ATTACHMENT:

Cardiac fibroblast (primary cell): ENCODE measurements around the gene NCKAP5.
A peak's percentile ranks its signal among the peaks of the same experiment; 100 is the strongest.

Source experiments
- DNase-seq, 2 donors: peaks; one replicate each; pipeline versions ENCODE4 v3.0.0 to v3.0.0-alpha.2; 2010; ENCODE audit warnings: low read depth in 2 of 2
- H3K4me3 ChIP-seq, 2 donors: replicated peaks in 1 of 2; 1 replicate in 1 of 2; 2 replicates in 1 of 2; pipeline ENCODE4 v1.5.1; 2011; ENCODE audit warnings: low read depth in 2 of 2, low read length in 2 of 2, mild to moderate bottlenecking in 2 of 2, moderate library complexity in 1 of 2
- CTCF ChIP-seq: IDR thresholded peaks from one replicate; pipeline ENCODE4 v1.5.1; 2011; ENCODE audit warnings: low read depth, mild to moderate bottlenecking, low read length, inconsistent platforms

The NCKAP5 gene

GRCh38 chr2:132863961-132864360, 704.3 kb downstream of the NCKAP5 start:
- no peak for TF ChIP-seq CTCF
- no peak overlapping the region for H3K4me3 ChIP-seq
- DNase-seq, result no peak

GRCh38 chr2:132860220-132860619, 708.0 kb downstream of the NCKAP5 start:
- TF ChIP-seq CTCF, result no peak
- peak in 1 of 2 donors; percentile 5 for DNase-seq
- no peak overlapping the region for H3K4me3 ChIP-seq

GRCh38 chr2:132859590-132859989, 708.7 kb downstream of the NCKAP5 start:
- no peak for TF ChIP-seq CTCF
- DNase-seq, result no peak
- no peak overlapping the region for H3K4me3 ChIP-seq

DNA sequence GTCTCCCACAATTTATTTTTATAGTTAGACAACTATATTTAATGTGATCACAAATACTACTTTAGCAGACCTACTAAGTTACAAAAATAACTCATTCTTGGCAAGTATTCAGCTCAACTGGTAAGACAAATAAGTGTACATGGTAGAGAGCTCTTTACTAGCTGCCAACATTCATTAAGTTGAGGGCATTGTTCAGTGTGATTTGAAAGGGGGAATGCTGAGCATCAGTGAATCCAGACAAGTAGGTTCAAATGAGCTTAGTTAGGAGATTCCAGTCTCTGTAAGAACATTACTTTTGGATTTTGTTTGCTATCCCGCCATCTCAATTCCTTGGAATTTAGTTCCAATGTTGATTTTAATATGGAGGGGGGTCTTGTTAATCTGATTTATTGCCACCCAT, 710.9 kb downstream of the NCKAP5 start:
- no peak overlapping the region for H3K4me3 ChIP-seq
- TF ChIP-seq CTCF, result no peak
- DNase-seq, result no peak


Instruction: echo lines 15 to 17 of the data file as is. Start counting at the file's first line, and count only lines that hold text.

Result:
- no peak overlapping the region for H3K4me3 ChIP-seq

GRCh38 chr2:132859590-132859989, 708.7 kb downstream of the NCKAP5 start:
- no peak for TF ChIP-seq CTCF